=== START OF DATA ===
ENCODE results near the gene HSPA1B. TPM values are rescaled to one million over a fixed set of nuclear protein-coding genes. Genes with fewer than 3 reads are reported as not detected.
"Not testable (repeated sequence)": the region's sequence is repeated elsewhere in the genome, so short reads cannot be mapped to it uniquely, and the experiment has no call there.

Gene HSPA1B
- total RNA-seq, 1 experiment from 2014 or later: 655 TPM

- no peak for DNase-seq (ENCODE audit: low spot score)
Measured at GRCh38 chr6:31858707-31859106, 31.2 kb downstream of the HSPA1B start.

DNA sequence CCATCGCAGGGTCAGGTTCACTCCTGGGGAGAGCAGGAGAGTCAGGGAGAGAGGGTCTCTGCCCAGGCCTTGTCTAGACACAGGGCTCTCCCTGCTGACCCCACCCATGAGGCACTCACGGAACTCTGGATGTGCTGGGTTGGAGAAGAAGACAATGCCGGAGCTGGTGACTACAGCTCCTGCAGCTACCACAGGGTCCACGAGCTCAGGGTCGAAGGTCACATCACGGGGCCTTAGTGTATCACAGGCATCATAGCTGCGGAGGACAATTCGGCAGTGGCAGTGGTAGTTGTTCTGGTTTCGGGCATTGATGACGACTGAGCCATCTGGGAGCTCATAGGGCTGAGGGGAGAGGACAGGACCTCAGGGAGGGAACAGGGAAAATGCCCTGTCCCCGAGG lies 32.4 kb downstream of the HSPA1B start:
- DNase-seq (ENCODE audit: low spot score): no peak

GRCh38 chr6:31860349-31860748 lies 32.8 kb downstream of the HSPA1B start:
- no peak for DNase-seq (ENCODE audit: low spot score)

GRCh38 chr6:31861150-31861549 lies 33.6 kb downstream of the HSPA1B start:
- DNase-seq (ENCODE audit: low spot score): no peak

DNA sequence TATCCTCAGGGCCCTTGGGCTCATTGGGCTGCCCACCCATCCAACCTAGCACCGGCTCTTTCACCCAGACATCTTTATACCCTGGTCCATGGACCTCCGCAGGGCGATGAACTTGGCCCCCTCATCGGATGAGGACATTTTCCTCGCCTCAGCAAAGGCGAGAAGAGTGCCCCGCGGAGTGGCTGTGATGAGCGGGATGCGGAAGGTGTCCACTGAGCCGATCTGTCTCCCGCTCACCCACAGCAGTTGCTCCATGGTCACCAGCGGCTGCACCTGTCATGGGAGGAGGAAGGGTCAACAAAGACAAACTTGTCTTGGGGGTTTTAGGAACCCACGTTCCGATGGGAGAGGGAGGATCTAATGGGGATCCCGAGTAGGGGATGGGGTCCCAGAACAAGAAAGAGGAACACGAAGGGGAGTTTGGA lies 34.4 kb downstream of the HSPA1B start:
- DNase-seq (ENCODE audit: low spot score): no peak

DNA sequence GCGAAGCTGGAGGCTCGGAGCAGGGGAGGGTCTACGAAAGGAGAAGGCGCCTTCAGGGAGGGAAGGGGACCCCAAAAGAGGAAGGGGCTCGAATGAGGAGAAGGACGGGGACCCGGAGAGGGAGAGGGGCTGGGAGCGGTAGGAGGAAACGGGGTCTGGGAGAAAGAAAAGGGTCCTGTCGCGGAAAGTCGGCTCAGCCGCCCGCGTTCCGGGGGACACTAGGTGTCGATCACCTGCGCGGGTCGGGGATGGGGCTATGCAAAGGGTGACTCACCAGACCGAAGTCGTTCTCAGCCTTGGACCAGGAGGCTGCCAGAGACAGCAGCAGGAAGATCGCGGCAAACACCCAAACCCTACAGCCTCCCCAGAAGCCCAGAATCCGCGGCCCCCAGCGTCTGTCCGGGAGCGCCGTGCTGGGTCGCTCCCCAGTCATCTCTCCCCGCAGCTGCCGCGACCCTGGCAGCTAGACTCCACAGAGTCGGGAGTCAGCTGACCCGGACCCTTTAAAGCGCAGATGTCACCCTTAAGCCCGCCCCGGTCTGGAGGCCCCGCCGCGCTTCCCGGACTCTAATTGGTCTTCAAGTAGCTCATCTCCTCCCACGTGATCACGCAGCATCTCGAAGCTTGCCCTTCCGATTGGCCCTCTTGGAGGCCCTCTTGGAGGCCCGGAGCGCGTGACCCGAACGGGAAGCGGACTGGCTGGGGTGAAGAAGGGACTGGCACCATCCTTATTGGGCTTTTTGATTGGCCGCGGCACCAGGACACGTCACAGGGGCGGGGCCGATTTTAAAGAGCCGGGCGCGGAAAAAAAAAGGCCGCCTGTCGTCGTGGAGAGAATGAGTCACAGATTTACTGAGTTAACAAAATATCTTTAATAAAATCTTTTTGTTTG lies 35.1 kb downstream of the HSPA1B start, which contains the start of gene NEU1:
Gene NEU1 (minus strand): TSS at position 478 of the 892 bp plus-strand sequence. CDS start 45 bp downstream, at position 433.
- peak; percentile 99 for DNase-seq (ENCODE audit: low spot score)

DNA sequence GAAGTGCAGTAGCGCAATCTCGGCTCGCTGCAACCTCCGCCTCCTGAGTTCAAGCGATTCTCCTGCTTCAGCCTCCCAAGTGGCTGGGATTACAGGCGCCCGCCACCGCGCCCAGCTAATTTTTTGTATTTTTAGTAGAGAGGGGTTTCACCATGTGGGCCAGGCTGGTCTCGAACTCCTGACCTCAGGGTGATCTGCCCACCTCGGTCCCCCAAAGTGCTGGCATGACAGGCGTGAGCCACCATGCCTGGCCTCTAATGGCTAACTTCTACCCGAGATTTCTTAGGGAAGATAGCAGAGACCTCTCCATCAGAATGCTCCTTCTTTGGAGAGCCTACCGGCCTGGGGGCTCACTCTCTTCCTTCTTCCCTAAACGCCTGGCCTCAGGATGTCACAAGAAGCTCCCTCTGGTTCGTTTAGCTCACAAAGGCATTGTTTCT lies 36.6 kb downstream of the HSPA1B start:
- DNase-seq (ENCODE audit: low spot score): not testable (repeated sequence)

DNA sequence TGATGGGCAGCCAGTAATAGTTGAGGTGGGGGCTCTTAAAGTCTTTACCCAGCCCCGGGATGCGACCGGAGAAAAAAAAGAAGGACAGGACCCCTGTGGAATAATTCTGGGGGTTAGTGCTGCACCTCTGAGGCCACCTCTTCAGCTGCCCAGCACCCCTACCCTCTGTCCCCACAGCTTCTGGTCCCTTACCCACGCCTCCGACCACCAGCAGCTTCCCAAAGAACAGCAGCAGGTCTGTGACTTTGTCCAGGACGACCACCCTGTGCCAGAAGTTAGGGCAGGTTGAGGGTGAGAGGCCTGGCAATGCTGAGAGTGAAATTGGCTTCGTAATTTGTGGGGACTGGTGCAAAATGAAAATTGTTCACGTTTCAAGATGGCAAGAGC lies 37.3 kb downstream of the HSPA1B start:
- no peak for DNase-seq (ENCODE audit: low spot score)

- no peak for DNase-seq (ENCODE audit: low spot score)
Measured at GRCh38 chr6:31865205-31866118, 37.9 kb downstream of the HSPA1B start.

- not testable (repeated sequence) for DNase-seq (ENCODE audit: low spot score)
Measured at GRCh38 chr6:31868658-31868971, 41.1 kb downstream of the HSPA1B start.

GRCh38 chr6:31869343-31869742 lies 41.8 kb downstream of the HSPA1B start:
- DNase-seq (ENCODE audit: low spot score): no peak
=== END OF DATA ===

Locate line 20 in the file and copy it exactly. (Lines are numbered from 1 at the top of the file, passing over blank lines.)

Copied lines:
DNA sequence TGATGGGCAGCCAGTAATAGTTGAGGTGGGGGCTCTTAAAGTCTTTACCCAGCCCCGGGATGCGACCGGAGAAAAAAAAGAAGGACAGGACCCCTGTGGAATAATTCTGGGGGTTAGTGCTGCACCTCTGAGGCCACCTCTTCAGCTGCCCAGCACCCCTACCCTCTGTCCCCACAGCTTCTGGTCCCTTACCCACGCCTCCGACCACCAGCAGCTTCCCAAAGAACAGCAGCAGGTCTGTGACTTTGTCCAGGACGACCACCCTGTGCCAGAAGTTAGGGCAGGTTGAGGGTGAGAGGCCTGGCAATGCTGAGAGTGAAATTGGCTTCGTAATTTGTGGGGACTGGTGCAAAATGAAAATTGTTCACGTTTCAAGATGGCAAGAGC lies 37.3 kb downstream of the HSPA1B start: